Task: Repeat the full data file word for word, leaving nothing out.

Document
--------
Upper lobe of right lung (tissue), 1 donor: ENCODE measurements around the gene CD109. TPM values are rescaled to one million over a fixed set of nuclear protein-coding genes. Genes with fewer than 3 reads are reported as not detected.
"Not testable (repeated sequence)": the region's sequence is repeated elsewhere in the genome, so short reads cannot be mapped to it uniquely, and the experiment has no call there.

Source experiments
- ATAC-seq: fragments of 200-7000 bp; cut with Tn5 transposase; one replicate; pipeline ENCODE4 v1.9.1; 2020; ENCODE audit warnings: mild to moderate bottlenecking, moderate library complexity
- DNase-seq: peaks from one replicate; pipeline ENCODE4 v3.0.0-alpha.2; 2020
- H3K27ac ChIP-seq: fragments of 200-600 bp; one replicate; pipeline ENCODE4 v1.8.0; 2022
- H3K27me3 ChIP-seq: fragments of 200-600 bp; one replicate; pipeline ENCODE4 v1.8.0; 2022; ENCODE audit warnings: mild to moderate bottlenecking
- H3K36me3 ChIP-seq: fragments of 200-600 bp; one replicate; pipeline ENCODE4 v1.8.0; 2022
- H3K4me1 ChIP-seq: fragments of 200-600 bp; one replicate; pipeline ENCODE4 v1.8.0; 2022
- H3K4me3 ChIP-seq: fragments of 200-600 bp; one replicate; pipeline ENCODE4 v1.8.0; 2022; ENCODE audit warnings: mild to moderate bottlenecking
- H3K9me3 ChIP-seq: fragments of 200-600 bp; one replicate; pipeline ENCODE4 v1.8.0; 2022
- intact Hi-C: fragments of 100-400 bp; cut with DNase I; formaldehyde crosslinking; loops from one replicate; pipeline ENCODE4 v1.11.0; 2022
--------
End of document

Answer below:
Upper lobe of right lung (tissue), 1 donor: ENCODE measurements around the gene CD109. TPM values are rescaled to one million over a fixed set of nuclear protein-coding genes. Genes with fewer than 3 reads are reported as not detected.
"Not testable (repeated sequence)": the region's sequence is repeated elsewhere in the genome, so short reads cannot be mapped to it uniquely, and the experiment has no call there.

Source experiments
- ATAC-seq: fragments of 200-7000 bp; cut with Tn5 transposase; one replicate; pipeline ENCODE4 v1.9.1; 2020; ENCODE audit warnings: mild to moderate bottlenecking, moderate library complexity
- DNase-seq: peaks from one replicate; pipeline ENCODE4 v3.0.0-alpha.2; 2020
- H3K27ac ChIP-seq: fragments of 200-600 bp; one replicate; pipeline ENCODE4 v1.8.0; 2022
- H3K27me3 ChIP-seq: fragments of 200-600 bp; one replicate; pipeline ENCODE4 v1.8.0; 2022; ENCODE audit warnings: mild to moderate bottlenecking
- H3K36me3 ChIP-seq: fragments of 200-600 bp; one replicate; pipeline ENCODE4 v1.8.0; 2022
- H3K4me1 ChIP-seq: fragments of 200-600 bp; one replicate; pipeline ENCODE4 v1.8.0; 2022
- H3K4me3 ChIP-seq: fragments of 200-600 bp; one replicate; pipeline ENCODE4 v1.8.0; 2022; ENCODE audit warnings: mild to moderate bottlenecking
- H3K9me3 ChIP-seq: fragments of 200-600 bp; one replicate; pipeline ENCODE4 v1.8.0; 2022
- intact Hi-C: fragments of 100-400 bp; cut with DNase I; formaldehyde crosslinking; loops from one replicate; pipeline ENCODE4 v1.11.0; 2022